I think The Rejectionist summed it up best, but BEA is hard on an HSP (highly sensitive person) like myself. Shmoozing and mingling and networking aren’t my strengths, so I only lasted an hour at yesterday’s Book Blogger reception. I did get to meet some nice people, including author Melanie Hope Greenberg and author/blogger/radio host Lesley Etheridge-Gist. I’ll be on Lesley’s show next weekend, and it was great to also meet Christopher Herz since we’d only talked via email and on blogtalkradio before. Christopher’s a pro at “working a room”—or he should be since direct sales is what won him the attention of big chain bookstores and AmazonEncore. Writing from 5-7am every day before work, Christopher finished his novel (The Last Block in Harlem) and then printed 1,000 copies, quit his day job, and hit the streets of NYC trying to persuade people to give his book a chance. You can read more of his story over at Publishers Weekly. Andrew Xia Fukuda was not ready for his close-up, so our Flip interview will have to wait—maybe I’ll catch him next week at his reading at the Queens Public Library.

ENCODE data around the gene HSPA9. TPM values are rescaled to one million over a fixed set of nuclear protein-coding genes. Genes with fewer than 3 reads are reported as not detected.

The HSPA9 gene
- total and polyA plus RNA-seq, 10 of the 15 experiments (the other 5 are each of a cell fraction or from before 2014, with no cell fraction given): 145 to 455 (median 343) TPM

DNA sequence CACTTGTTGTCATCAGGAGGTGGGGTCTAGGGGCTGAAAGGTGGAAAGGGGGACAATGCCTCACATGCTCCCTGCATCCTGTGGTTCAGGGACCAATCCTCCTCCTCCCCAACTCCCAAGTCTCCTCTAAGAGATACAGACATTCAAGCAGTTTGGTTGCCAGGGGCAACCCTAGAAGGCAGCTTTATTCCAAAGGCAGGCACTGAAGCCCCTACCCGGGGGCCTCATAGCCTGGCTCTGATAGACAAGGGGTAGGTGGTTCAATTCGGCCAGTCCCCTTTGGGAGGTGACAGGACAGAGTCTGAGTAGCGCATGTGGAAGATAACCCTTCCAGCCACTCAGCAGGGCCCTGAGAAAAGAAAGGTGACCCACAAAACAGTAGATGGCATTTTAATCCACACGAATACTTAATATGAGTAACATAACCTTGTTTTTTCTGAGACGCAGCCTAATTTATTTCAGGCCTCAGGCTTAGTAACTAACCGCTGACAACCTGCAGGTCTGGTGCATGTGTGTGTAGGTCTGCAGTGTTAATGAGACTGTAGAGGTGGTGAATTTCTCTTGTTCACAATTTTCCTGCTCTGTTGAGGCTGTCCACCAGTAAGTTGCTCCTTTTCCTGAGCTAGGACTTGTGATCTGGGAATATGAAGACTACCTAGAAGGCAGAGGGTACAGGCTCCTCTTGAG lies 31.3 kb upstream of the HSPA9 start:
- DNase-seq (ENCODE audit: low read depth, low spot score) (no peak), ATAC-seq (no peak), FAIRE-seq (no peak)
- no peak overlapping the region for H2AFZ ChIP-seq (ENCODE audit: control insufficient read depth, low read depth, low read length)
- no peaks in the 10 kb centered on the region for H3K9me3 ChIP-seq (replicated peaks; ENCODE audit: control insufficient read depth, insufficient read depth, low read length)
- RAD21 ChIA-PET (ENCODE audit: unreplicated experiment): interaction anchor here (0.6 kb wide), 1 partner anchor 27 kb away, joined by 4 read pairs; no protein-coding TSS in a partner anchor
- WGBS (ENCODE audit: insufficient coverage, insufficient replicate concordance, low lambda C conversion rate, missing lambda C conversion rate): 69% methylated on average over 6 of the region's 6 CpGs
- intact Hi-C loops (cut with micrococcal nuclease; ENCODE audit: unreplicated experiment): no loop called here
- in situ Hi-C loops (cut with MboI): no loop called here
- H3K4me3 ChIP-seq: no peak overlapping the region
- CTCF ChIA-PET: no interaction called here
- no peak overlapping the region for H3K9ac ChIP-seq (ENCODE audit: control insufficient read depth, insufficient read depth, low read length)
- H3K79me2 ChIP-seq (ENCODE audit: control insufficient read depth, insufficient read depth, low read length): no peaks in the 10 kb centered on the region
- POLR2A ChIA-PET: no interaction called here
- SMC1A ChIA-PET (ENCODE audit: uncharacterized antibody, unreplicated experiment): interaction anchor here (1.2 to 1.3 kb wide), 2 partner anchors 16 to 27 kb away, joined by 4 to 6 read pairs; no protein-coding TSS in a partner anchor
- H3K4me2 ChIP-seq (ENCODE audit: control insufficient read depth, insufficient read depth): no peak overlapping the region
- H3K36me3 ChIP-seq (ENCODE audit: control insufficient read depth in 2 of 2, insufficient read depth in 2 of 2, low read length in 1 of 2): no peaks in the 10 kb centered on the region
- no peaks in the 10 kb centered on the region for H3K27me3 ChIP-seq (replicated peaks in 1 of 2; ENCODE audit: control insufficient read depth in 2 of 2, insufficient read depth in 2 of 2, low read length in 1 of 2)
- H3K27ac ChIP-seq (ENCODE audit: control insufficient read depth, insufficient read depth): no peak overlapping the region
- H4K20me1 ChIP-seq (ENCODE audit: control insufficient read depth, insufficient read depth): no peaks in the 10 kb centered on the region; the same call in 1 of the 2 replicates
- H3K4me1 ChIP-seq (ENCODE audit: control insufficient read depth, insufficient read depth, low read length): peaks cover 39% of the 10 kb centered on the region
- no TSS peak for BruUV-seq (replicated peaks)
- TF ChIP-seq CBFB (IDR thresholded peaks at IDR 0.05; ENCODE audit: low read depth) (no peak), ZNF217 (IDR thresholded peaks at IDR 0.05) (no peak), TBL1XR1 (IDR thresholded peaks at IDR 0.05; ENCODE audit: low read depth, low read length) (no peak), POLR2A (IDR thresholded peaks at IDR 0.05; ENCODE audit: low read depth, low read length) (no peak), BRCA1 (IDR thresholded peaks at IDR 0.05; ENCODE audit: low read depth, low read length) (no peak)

Do you review middle grade fiction? If so, let me know because I’ve got two ARCs of a new science-based book called Sweet Farts. It’s by Raymond Bean, a NYC 4th Grade teacher (and fellow AmazonEncore author). I’ll send a book to anyone who’s interested in writing a review…
Did you know that YOU can nominate titles for YALSA‘s 2010 Best Fiction for Young Adults? It’s a quick process, though you do need the book’s publisher, a summary, and your reason for nominating the book. Edi over at Crazy Quilts reminds us that books by and about people of color often don’t make the list, so NOMINATE!
Lastly, you know I’m not fond of heritage months, but this is Asian-Pacific American Heritage Month, and there was a major conference in Singapore: the Asian Festival of Children’s Content. Want to learn more about it? Tarie did a fabulous guest post over at Multiculturalism Rocks! Could YOU pass this test?
1. Name three Asian authors of children’s books.
2. Name three Asian illustrators of children’s books.
3. Name folk heroes or folk stories from three different Asian countries.
4. Name three African authors of children’s books.
5. Name three African illustrators of children’s books.
6. Name folk heroes or folk stories from three different African countries.
7. Name three Latin American authors of children’s books.
8. Name three Latin American illustrators of children’s books.
9. Name folk heroes or folk stories from three different Latin American countries.